The prevention component of Broader Urban Involvement and Leadership Development (BUILD) (Brewer et al., 1995; Ribisl and Davidson, 1993), developed in the mid-1980's and still operating, consists of a gang prevention curriculum and an afterschool program. Thompson and Jason's (1988) evaluation of the program showed that youth in BUILD were less likely to join a gang than youth in the comparison group, but the difference was only marginally statistically significant. The evaluation was limited by a short-term followup period and a relatively small sample size.
Implications of Risk and Protective Factors
Youth gang involvement is preventable. For reasons that are not well understood, gangs have become a very popular adolescent peer group, one of many peer groups that youth try out during their adolescent years (Fleisher, 1998). Most adolescents who join a gang do not remain longat least in newer gang problem cities. Studies in Denver, CO; Rochester, NY; and Seattle,
WA (Thornberry, 1998), showed that from one-half to two-thirds stayed in a gang for 1 year or less; one-third or more belonged for multiple years.
These longitudinal studies of large samples of urban adolescents have examined risk factors for gang membership (see Hill et al., 1999, for a summary).4 Risk factors for multiple-year membership have been examined in the Seattle study. In the Rochester study, part of the OJJDP-funded Program of Research on the Causes and Correlates of Delinquency, Bjerregaard and Smith (1993) found that similar factors predicted gang membership among both males and females, including delinquent peers and early sexual activity.5 In Denver, another site in the Causes and Correlates program, Esbensen and colleagues (1993) found that higher commitment to delinquent peers, lower commitment to positive peers, more negative labeling by teachers, and higher peer tolerance for criminal activity were risk factors for gang membership.
In the Seattle study, which was supported by OJJDP and several other organizations, Hill and colleagues (1999) examined risk factors in childhood (ages 10–12) for adolescent gang membership (age 13 and beyond) (see table 2). They found that risk factors span all major risk factor domains: community, family, school, peer group, and individual characteristics. The most important community factor is growing up in neighborhoods in which drugs are readily available. Several family variables are important: family instability, extreme economic deprivation, low attachment to the mother, family management problems, family conflict, parent proviolent attitudes, and sibling antisocial behavior. Numerous school factors are very important, including low educational aspiration, low commitment and attachment to school, high levels of antisocial behavior, low achievement test scores, identification as being learning disabled, and low grades. The most important peer group factor is associating with "bad" peers; conversely, high attachment to conventional peers decreases the probability of joining gangs. Individual risk factors include early involvement in antisocial behavior, hyperactivity, externalizing behaviors, alcohol consumption, lack of social competence, and early sexual activity. This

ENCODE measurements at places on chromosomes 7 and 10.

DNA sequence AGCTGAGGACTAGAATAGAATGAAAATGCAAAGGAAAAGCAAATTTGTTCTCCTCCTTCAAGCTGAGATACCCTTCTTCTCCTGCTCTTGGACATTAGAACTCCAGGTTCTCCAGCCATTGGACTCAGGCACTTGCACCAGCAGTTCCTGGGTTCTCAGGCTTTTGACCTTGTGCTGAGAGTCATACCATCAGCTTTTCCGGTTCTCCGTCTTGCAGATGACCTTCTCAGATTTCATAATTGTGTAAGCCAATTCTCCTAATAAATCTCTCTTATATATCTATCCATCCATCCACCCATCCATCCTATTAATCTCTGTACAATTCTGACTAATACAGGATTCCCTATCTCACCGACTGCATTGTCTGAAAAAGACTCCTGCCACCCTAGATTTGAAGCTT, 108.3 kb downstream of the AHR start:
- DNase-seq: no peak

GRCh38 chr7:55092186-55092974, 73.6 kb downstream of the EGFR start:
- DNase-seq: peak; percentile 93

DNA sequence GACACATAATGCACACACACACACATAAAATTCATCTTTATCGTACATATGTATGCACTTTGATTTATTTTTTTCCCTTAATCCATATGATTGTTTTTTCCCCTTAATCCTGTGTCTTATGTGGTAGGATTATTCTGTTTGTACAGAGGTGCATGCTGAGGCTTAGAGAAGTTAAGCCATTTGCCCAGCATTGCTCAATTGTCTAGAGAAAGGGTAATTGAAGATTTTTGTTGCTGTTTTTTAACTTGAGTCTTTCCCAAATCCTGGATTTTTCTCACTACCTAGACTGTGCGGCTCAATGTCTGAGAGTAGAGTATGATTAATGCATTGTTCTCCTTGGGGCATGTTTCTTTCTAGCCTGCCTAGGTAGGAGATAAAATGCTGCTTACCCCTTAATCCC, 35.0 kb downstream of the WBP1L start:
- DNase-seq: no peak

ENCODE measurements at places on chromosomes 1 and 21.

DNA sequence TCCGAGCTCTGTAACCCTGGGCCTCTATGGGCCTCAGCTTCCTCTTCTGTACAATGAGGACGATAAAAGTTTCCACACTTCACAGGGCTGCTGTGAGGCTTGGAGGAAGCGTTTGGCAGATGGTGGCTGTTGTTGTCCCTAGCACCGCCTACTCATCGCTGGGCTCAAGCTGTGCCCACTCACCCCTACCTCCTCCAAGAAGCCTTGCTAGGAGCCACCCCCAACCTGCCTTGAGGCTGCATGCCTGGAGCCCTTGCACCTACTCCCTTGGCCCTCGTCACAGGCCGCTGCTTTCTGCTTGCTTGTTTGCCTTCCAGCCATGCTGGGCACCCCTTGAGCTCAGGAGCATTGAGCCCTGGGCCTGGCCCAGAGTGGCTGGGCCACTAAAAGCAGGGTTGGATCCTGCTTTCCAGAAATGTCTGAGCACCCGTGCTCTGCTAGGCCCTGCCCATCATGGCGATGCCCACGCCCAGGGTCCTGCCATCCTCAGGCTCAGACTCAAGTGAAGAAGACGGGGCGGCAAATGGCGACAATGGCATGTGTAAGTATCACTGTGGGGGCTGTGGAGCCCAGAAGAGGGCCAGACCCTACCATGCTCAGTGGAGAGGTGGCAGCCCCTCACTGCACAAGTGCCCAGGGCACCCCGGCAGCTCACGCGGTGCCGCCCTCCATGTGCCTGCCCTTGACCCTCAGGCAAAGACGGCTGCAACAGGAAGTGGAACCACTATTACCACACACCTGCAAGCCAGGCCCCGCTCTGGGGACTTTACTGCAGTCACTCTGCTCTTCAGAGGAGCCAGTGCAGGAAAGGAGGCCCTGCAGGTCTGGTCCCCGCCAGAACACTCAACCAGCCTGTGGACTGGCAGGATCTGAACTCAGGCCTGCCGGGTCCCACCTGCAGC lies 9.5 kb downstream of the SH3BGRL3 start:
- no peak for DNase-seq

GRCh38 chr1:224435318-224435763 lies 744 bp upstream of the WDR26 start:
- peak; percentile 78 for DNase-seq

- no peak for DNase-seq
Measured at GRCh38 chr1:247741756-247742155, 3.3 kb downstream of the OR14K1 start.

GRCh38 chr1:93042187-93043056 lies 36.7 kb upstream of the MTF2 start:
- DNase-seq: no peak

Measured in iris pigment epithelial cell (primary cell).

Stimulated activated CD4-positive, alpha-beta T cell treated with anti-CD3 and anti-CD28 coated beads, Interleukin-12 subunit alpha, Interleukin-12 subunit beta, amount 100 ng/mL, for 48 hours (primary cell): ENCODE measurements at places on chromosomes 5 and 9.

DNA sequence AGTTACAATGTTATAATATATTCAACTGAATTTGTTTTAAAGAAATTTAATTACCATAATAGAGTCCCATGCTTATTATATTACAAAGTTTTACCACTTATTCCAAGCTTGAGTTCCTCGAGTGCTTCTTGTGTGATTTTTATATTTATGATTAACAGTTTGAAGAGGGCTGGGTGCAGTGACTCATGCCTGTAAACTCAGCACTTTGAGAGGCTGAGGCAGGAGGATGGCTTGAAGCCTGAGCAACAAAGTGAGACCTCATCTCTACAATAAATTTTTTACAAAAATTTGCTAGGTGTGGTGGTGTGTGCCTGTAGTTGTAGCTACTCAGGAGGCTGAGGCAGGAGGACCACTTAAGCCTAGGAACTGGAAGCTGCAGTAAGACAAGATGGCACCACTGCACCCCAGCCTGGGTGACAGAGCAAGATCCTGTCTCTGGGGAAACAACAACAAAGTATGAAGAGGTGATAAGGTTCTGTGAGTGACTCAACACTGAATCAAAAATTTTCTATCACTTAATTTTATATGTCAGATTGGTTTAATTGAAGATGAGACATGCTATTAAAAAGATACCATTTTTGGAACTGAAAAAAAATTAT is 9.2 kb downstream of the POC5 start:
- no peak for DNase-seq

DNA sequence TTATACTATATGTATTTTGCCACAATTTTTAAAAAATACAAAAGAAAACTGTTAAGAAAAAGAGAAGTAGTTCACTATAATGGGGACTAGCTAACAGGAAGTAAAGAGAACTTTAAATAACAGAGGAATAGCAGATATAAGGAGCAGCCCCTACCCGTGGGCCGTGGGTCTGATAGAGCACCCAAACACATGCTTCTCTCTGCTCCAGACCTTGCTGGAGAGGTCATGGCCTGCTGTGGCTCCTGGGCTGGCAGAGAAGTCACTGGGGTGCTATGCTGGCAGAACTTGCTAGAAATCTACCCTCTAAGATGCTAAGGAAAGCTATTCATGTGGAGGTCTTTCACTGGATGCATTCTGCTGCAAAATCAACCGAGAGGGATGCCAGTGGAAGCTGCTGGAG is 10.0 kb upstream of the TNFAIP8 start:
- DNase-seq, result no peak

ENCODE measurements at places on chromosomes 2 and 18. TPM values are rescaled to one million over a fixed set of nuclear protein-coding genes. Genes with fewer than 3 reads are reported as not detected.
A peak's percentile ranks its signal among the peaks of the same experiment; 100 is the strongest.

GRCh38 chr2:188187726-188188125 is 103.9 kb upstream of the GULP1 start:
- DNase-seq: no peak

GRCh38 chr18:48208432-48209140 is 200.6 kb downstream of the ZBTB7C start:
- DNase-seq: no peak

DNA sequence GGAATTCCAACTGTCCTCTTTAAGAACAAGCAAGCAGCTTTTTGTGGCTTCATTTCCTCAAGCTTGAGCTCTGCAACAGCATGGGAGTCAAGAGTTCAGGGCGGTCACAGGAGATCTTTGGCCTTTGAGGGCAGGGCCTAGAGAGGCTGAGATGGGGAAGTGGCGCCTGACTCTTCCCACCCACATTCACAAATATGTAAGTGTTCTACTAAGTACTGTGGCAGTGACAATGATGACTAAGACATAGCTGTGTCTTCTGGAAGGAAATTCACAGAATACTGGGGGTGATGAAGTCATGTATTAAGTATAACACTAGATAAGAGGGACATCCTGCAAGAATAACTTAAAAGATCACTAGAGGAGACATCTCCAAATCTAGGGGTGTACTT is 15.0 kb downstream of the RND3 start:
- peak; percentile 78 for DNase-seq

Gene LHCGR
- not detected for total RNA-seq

study also found that the odds of joining a gang increase greatly when multiple risk factors are present in childhood.
Battin-Pearson and colleagues (1999) examined risk factors for sustained (multiple-year) gang membership, comparing these with predictors or risk factors for nonmembership and transitory (single-year) membership. The strongest predictors of sustained membership versus nonmembership are having learning disabilities; interacting with antisocial peers and not much with prosocial peers; and exhibiting low social competence, low academic achievement, early antisocial behavior, early violence, early marijuana use,